John Stossel, a journalist for ABC, while doing an expose for 20/20 in 1984, famously told David Schultz, aka Dr. D. (no specificity on whether it's an M.D. or Ph.D.), that he thought professional wrestling was fake, prompting the 6'8" 280-pound wrester to hit him upside the head, yelling, "You think it's fake?" Mr. Schultz was fired by the World Wrestling Federation, but maintained that he was ordered to attack Mr. Stossel. Either way, while professional wrestling worked hard to support the frail illusion that the matches and soap opera antics were real, they finally succumbed.

Vince Russo, one of wrestling's best scriptwriters, discusses this fact in a recently released documentary, "Pro Wrestling's Ultimate Insiders." "It's not rocket science," he says while talking about the story lines he fabricated. "Put your finger on the pulse and give the people what they want." Ultimately, the World Wrestling Federation, under pressure from the World Wildlife Fund (also WWF), but also to a certain extent in acknowledgement of the scripted nature of their business, even changed its name to World Wrestling Entertainment.

No one should hold his or her breath waiting for Fox News to change its name to Fox Entertainment, but it would not be entirely inappropriate. Sure they discuss issues of the day, and sure they introduce facts here and there, and sure they send personnel into the field to interview people; but despite the fact that any reasonably balanced individual with a modicum of sense of reality can plainly see that the coverage is egregiously slanted, Fox News continues to call itself "fair and balanced."

There are innumerable anecdotes that could be presented here to make this case, but "Outfoxed: Rupert Murdoch's War on Journalism," a brilliant documentary by director Robert Greenwald, does a wonderful job at chronicling how the network misrepresents facts, manufactures terror and slanders liberals and adulates the President, all with the sole purpose of advancing its right-wing agenda. The film uncovers daily internal memos that outline conservative talking points, nonconformists that are threatened with their jobs and correspondents that often do not even pretend to be impartial.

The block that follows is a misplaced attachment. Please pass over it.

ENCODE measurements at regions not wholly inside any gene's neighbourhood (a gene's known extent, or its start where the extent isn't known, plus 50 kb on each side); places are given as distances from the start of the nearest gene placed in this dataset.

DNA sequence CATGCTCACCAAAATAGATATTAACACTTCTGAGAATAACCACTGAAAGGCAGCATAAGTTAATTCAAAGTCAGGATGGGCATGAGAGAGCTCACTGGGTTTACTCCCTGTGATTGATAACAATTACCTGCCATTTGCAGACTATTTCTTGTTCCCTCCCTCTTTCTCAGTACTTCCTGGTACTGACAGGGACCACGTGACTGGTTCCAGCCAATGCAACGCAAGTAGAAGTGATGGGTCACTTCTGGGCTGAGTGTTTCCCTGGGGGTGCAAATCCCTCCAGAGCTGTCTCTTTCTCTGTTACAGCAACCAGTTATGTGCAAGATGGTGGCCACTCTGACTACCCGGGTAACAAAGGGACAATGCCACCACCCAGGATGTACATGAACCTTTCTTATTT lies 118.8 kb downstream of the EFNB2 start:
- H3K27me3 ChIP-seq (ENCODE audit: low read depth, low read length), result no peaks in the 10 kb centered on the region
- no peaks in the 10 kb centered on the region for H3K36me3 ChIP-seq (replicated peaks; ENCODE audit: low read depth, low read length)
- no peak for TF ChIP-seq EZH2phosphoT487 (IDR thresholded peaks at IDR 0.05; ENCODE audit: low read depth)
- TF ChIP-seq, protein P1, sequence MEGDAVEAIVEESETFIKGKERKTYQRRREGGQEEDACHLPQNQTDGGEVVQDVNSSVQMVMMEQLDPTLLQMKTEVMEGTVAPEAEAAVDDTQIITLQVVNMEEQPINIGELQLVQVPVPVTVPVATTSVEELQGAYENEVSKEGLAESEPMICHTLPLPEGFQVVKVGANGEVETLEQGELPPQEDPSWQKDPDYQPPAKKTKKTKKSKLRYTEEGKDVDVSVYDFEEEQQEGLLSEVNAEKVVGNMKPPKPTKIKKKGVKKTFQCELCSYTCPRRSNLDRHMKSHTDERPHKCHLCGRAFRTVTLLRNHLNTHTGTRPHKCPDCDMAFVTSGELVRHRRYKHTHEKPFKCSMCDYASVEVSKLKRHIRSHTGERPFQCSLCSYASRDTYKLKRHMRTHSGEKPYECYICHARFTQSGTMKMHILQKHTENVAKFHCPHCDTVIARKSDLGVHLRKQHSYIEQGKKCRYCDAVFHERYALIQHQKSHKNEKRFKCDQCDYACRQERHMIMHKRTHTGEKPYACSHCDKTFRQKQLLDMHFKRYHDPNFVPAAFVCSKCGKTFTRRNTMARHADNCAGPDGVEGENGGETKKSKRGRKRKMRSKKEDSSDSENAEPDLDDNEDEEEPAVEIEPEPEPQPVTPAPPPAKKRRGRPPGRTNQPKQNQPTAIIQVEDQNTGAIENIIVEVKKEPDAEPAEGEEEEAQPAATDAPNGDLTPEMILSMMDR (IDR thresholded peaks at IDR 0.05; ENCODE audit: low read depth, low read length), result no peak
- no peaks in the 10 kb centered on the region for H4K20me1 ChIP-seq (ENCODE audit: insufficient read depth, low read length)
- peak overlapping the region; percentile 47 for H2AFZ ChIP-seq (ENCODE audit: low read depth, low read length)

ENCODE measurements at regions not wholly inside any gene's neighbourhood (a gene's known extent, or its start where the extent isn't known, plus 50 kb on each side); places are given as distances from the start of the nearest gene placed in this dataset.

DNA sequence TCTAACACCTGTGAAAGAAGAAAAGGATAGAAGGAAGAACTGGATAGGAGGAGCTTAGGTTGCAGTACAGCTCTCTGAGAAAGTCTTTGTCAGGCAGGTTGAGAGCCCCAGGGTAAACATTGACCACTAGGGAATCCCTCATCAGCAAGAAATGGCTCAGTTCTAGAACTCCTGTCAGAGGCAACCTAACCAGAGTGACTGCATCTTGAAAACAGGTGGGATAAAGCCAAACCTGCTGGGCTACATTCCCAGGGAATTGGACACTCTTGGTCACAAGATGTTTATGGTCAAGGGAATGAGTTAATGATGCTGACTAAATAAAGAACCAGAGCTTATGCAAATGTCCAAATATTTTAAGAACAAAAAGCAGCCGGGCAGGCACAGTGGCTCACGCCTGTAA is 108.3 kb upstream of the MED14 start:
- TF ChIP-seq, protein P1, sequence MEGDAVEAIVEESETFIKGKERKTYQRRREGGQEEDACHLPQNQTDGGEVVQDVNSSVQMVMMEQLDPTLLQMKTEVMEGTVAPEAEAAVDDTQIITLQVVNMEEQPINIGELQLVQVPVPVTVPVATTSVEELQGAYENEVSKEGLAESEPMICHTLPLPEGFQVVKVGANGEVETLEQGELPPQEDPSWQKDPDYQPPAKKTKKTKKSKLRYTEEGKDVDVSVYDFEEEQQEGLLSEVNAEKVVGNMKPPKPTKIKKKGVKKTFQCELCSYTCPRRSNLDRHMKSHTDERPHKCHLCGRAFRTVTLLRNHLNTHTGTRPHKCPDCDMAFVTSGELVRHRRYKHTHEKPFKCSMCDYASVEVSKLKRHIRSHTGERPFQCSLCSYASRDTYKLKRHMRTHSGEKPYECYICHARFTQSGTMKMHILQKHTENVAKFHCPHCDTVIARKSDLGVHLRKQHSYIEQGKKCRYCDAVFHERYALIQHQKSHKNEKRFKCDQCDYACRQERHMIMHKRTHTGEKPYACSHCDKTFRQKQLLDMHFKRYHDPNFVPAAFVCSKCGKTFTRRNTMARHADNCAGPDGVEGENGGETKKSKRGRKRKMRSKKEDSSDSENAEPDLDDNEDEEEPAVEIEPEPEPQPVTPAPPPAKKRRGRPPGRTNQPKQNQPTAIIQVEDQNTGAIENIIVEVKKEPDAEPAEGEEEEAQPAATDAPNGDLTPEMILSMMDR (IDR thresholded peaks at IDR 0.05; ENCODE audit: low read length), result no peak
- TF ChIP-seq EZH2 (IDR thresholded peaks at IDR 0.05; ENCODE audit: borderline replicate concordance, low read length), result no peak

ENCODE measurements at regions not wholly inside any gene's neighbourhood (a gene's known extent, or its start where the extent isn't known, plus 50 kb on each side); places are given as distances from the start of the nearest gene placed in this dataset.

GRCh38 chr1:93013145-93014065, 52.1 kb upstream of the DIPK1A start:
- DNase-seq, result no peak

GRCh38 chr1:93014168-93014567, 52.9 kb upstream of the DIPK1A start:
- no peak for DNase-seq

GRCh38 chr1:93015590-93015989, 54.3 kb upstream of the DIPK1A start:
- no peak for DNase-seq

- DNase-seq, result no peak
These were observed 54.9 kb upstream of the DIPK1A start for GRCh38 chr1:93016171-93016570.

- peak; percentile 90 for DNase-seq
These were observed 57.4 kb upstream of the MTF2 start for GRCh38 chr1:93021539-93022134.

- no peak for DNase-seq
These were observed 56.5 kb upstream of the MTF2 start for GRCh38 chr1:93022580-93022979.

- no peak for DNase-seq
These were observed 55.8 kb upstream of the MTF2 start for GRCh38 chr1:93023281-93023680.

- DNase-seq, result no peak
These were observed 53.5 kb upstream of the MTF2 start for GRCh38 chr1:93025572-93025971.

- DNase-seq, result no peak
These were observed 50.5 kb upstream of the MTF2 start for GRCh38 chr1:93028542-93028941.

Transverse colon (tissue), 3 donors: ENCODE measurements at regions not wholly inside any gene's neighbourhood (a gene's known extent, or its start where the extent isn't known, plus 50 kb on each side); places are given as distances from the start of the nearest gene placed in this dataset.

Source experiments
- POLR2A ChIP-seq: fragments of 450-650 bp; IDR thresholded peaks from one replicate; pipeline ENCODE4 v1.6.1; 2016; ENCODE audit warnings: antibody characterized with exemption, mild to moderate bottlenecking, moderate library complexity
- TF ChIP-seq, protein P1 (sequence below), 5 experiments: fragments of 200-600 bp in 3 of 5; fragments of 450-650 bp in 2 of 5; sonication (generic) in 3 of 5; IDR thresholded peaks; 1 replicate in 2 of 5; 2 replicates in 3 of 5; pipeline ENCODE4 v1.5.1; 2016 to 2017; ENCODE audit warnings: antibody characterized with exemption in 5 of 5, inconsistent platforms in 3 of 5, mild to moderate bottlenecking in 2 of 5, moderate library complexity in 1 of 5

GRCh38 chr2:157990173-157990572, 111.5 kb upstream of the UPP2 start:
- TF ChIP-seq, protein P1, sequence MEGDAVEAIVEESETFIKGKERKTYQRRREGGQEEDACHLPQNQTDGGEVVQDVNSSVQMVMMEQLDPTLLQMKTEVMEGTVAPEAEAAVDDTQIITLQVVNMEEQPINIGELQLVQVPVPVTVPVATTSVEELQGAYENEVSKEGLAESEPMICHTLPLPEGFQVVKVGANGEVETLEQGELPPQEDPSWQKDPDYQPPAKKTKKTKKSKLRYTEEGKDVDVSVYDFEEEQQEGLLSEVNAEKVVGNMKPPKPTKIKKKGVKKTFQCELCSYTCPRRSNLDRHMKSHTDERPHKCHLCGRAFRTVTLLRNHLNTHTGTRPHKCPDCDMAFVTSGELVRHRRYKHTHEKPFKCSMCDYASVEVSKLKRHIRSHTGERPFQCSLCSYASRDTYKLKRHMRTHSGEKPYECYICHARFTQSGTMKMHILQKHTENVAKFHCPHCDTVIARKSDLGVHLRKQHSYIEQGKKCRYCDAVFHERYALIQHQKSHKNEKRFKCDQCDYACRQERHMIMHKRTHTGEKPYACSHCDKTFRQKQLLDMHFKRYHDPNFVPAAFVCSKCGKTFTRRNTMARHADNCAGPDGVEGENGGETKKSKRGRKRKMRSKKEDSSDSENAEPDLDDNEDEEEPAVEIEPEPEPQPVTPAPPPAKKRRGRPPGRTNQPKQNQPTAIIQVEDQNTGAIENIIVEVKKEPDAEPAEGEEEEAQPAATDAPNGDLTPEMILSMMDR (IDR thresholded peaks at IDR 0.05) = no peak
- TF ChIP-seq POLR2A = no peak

Bernie Sanders (I-VT) correctly accused Fox News of being "an adjunct of the Republican Party." As far as journalism is concerned, it is difficult to avoid remarking the obvious: that it is fake.

In the end, though, the general public will inevitably catch on, or, having done so long ago, grow bored, rendering the medium something somewhat less than it used to be. Professional wrestling still captivates a depressingly wide audience, but its heyday must have been in October 1999 when World Wrestling Entertainment (NYSE:WWE) launched its IPO. The stock debuted around $25, but quickly plummeted and has languished under $15 for over four years, briefly dropping below $8 at a couple points. Pay-per-view sales have been weak and attendance at live events has been dropping since 2001. There has even been a class-action lawsuit against the company alleging violation of federal securities laws during the IPO.

So what is the company's strategy for liberating itself from these doldrums? Expand internationally. To what degree and for how long foreign markets will be enchanted by fake sports entertainment of such a uniquely American variety remains to be seen, but perhaps there will at least be an opportunity for Mr. Duprée to perform in his native France.

Fox News has yet to suffer a similar fate, presumably because, for the most part, viewers do not regard it as fake. It became the number one prime time cable news network sometime in 2001 and has not looked back since. There have been some signs of weakness, with CNN reporting in April this year that Fox News' viewership of adults between 25 and 54 had dropped for six consecutive months for a total decline of 58%, but since Katrina the network has come back strong.

This is unfortunate since, unlike professional wrestling, Fox News has an impact on society at large, influencing popular perception and by extension public policy and elections. Certainly there will always be individuals willing to sit on their sofas day in and day out, lapping up conservative propaganda, but at some point one has to hope that people will catch on to the fact that it is entertainment rather than news and conduct their lives accordingly.

Darryl Cramer is a writer and activist. He can be contacted at, where other writings of his can be found.